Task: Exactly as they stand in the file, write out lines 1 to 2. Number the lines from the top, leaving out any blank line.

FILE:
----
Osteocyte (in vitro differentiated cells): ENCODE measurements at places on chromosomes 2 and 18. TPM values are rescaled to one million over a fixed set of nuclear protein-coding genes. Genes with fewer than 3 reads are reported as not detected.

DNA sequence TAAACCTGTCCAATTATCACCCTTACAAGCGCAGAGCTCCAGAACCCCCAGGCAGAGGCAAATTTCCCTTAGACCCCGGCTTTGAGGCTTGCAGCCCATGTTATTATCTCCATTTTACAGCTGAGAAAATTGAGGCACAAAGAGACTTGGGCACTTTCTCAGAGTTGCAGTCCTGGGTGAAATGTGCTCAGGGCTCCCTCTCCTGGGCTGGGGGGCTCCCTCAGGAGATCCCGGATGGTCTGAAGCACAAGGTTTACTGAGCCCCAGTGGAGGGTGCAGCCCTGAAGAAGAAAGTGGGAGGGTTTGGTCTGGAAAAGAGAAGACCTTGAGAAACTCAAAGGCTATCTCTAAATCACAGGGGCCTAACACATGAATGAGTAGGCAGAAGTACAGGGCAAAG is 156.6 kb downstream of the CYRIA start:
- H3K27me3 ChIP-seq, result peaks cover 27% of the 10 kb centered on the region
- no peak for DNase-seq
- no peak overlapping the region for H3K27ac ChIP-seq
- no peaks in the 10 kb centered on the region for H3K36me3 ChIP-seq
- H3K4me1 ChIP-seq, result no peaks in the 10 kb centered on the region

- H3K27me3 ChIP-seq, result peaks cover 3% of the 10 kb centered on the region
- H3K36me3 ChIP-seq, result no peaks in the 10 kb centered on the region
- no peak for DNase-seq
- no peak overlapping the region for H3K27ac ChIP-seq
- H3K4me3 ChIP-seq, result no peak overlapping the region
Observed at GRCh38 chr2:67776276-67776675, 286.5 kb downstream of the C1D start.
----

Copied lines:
Osteocyte (in vitro differentiated cells): ENCODE measurements at places on chromosomes 2 and 18. TPM values are rescaled to one million over a fixed set of nuclear protein-coding genes. Genes with fewer than 3 reads are reported as not detected.

DNA sequence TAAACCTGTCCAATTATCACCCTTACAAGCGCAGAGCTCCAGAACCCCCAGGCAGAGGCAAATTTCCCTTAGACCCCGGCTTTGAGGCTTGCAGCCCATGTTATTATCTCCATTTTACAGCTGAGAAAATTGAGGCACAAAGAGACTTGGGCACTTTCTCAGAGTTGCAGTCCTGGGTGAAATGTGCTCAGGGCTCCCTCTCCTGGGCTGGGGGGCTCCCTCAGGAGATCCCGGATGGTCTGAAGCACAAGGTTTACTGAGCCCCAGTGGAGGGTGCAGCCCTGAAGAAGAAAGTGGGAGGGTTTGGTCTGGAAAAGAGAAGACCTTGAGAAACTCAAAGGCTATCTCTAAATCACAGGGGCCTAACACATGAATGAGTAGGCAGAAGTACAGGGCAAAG is 156.6 kb downstream of the CYRIA start: